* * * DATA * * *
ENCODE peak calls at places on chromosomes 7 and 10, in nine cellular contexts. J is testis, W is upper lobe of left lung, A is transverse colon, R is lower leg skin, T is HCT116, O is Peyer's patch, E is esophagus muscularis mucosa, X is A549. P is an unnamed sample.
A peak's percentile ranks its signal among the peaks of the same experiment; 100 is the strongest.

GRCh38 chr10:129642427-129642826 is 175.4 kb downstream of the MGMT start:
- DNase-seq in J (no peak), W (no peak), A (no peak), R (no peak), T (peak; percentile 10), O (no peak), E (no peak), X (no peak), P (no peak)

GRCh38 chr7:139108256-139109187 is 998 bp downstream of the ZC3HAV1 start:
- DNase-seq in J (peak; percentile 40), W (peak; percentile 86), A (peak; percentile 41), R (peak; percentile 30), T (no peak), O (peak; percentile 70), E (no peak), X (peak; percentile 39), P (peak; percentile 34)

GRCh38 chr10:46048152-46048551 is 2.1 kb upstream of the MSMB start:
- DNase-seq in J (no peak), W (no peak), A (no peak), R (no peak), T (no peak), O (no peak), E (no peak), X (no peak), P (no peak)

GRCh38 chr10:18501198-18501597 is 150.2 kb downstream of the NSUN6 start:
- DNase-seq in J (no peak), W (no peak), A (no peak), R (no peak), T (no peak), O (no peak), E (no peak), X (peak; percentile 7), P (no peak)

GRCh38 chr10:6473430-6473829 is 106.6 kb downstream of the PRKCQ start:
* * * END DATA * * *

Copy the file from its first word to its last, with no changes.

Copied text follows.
ENCODE peak calls at places on chromosomes 7 and 10, in nine cellular contexts. J is testis, W is upper lobe of left lung, A is transverse colon, R is lower leg skin, T is HCT116, O is Peyer's patch, E is esophagus muscularis mucosa, X is A549. P is an unnamed sample.
A peak's percentile ranks its signal among the peaks of the same experiment; 100 is the strongest.

GRCh38 chr10:129642427-129642826 is 175.4 kb downstream of the MGMT start:
- DNase-seq in J (no peak), W (no peak), A (no peak), R (no peak), T (peak; percentile 10), O (no peak), E (no peak), X (no peak), P (no peak)

GRCh38 chr7:139108256-139109187 is 998 bp downstream of the ZC3HAV1 start:
- DNase-seq in J (peak; percentile 40), W (peak; percentile 86), A (peak; percentile 41), R (peak; percentile 30), T (no peak), O (peak; percentile 70), E (no peak), X (peak; percentile 39), P (peak; percentile 34)

GRCh38 chr10:46048152-46048551 is 2.1 kb upstream of the MSMB start:
- DNase-seq in J (no peak), W (no peak), A (no peak), R (no peak), T (no peak), O (no peak), E (no peak), X (no peak), P (no peak)

GRCh38 chr10:18501198-18501597 is 150.2 kb downstream of the NSUN6 start:
- DNase-seq in J (no peak), W (no peak), A (no peak), R (no peak), T (no peak), O (no peak), E (no peak), X (peak; percentile 7), P (no peak)

GRCh38 chr10:6473430-6473829 is 106.6 kb downstream of the PRKCQ start: